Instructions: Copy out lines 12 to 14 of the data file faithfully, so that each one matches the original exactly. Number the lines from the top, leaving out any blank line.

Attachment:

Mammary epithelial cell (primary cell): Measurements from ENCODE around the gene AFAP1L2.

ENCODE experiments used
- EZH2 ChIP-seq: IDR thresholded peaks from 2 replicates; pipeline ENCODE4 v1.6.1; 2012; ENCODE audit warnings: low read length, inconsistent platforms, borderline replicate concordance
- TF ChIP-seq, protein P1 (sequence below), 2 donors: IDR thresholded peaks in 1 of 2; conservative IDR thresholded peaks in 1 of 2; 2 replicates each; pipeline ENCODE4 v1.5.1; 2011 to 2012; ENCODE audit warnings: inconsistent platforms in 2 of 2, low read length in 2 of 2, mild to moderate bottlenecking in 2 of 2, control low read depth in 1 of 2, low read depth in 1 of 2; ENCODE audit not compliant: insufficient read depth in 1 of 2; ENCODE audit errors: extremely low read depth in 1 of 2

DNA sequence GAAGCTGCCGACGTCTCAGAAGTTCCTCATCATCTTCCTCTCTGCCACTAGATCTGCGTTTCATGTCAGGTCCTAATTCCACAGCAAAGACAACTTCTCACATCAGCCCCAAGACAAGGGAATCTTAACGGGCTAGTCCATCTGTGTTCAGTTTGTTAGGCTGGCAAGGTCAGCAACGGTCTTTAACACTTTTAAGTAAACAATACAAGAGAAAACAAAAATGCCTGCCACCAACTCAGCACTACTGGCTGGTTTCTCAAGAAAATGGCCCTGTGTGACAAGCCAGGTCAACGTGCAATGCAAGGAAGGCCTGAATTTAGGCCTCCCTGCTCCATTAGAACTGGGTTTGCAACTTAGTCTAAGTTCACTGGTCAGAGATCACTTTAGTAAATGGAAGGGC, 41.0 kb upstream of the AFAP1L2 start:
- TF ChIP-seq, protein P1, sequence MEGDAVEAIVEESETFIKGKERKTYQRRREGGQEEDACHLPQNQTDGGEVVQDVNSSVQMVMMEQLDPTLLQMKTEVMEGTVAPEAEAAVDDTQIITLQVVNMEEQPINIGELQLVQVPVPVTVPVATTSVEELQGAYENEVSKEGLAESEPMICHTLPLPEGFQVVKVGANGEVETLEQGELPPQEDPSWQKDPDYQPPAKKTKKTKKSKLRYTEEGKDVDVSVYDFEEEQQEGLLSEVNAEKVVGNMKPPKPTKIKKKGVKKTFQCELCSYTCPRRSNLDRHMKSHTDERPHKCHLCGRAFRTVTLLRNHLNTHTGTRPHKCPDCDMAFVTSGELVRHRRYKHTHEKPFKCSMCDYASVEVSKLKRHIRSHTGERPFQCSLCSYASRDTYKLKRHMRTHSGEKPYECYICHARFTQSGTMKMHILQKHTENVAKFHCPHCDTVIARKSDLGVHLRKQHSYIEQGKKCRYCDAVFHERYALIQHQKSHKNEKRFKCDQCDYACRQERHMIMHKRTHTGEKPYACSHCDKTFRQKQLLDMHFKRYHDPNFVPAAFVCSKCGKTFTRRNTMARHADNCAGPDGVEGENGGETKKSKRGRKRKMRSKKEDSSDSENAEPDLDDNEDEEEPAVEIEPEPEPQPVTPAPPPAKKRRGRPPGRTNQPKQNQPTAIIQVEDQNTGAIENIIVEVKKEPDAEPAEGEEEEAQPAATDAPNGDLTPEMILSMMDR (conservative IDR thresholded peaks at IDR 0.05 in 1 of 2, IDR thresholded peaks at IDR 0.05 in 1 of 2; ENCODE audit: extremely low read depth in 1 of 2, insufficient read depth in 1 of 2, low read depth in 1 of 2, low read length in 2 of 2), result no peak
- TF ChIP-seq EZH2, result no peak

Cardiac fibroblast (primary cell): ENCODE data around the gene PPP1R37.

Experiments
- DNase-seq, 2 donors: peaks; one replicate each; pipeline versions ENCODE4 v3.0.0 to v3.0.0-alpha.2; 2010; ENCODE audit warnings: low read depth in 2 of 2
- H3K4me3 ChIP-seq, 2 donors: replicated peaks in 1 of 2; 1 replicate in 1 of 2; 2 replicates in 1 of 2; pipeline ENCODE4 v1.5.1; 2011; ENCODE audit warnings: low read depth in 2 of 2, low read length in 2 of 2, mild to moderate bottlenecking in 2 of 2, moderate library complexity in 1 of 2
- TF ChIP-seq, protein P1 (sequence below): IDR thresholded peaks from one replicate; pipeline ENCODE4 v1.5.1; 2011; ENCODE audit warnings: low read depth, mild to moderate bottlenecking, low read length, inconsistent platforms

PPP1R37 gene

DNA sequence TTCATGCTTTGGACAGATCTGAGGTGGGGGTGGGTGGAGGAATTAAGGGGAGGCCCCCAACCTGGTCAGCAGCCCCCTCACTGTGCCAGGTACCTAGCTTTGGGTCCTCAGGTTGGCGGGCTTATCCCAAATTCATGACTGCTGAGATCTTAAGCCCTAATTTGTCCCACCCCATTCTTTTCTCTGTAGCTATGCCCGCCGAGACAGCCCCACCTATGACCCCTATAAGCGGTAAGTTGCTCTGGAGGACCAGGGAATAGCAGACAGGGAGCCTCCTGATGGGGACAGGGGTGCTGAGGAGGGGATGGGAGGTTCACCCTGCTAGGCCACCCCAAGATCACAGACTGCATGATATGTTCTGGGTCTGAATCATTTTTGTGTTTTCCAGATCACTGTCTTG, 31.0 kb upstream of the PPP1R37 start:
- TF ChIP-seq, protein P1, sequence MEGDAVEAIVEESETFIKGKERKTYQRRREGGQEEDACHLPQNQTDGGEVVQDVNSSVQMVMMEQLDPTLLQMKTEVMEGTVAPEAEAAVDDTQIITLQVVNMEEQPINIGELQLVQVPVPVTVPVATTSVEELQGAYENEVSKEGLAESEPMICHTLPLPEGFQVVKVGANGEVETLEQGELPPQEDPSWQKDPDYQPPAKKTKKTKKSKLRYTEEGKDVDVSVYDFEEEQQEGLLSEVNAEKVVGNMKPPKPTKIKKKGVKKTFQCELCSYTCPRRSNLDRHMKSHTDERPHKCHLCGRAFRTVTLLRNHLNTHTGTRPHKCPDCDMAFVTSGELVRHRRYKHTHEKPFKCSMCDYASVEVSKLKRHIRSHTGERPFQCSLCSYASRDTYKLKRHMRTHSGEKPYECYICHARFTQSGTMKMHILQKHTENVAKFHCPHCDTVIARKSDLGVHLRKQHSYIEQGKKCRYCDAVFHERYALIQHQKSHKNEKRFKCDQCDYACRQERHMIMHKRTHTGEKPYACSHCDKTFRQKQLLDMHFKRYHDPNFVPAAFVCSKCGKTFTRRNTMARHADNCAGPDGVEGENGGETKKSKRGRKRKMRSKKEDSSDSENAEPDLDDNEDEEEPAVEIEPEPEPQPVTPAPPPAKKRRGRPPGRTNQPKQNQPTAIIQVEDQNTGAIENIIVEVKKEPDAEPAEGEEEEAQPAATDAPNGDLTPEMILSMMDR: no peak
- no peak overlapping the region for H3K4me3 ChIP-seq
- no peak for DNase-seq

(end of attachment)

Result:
- TF ChIP-seq, protein P1 (sequence below): IDR thresholded peaks from one replicate; pipeline ENCODE4 v1.5.1; 2011; ENCODE audit warnings: low read depth, mild to moderate bottlenecking, low read length, inconsistent platforms

PPP1R37 gene

DNA sequence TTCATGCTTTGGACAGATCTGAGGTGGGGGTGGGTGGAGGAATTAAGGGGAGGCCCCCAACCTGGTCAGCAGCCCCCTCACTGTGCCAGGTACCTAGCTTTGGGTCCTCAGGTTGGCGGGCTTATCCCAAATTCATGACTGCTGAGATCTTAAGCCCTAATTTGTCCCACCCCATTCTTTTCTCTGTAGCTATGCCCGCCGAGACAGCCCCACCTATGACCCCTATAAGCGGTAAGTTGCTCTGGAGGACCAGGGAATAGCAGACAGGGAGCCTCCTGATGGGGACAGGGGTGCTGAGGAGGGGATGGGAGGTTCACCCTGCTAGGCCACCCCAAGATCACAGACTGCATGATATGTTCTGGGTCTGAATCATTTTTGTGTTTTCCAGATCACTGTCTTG, 31.0 kb upstream of the PPP1R37 start: